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Biblical Archaeology Review, July/August 2006



Edom & Copper

The Emergence of Ancient Israel’s Rival

By Mohammad NajjarThomas E. Levy

Did King David do battle with the Edomites? The Bible says he did. It would be unlikely, however, if Edom was not yet a sufficiently complex society to organize and field an army, if Edom was just some nomadic Bedouin tribes roaming around looking for pastures and...Read more ›

Islam on the Temple Mount

In Muslim Tradition the Dome of the Rock Restored Solomon’s Temple

By Moshe Sharon

In 638 C.E. Christian Jerusalem fell to a minor Arab officer by the name of Khalid ibn Thabit from the clan of Fahm. The patriarch of Jerusalem, Sophronius, had by then lost all hope of relief from Constantinople, since all the major cities of Syria (including Damascus)...Read more ›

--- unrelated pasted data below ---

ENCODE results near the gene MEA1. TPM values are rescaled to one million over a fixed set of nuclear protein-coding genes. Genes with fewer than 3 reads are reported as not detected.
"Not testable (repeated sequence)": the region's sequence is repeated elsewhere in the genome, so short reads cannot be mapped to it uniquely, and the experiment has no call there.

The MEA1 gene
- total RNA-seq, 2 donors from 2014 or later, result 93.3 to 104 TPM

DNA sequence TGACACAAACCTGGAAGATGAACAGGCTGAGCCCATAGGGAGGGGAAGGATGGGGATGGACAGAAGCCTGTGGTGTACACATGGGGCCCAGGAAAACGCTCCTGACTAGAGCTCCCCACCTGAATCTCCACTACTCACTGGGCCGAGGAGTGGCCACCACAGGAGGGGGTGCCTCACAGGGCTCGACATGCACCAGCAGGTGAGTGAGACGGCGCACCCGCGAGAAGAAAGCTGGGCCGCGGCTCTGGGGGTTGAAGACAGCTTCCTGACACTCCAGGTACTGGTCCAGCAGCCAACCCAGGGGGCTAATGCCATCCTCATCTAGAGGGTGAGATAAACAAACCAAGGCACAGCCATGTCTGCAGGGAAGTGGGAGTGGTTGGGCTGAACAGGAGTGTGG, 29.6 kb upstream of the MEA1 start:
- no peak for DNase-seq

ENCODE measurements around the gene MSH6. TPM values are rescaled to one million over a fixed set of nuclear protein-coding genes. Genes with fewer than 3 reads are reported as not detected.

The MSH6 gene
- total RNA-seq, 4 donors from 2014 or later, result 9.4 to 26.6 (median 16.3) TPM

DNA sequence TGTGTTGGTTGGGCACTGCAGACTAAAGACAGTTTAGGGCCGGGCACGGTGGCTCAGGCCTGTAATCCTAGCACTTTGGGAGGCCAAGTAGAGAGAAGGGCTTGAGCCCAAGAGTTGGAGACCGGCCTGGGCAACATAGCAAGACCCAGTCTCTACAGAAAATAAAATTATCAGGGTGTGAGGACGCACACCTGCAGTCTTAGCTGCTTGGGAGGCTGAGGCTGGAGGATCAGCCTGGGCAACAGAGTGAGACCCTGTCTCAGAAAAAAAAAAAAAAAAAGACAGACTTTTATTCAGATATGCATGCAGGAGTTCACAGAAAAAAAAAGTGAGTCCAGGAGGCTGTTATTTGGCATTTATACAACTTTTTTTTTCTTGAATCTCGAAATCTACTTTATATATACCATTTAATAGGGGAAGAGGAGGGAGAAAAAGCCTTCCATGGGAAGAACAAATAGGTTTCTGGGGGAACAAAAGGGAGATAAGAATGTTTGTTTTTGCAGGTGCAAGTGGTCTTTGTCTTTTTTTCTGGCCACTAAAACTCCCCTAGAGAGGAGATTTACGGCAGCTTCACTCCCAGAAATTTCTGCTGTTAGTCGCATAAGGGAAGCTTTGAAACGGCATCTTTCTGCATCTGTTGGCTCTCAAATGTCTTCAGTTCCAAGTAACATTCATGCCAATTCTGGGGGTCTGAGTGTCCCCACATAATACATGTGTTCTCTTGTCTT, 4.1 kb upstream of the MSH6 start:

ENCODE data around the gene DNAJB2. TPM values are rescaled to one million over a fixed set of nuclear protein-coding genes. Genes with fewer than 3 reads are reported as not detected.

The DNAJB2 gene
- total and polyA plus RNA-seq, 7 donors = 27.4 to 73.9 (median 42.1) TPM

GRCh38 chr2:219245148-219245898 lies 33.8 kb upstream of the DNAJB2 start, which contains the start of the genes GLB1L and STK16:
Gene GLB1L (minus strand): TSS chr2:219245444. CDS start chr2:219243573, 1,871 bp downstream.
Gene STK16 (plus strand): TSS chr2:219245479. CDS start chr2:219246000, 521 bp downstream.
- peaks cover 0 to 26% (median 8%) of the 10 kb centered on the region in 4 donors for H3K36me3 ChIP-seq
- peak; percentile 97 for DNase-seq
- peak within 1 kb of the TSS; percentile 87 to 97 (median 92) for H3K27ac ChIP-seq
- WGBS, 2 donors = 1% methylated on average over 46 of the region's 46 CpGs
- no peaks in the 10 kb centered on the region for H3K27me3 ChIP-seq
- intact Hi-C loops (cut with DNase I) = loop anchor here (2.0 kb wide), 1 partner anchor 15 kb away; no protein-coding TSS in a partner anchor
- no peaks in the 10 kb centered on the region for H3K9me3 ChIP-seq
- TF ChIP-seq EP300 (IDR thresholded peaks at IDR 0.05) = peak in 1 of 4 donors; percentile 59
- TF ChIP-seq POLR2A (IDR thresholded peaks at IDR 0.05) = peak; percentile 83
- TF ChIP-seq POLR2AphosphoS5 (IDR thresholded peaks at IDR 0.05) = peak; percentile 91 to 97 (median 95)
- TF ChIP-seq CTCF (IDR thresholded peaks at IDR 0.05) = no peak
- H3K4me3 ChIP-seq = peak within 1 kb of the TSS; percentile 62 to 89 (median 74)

Who Did It, Who Didn’t and Why

By Philip J. King

Pottery is probably the archaeologist’s most important diagnostic tool, not only for dating a stratum of an excavation, but also for determining the culture and ethnicity of the ancient people who lived there at the time. In 1969, however, at the excavation of Tel Gezer, where I...Read more ›

Assessing David & Solomon

From the Hypothetical to the Improbable to the Absurd

By Michael D. Coogan

David and Solomon: In Search of the Bible’s Sacred Kings and the Roots of the Western Tradition Israel Finkelstein and Neil Asher Silberman (New York: Free Press, 2006), 343 pp. $26.00 David son of Jesse—warrior, king, poet,...Read more ›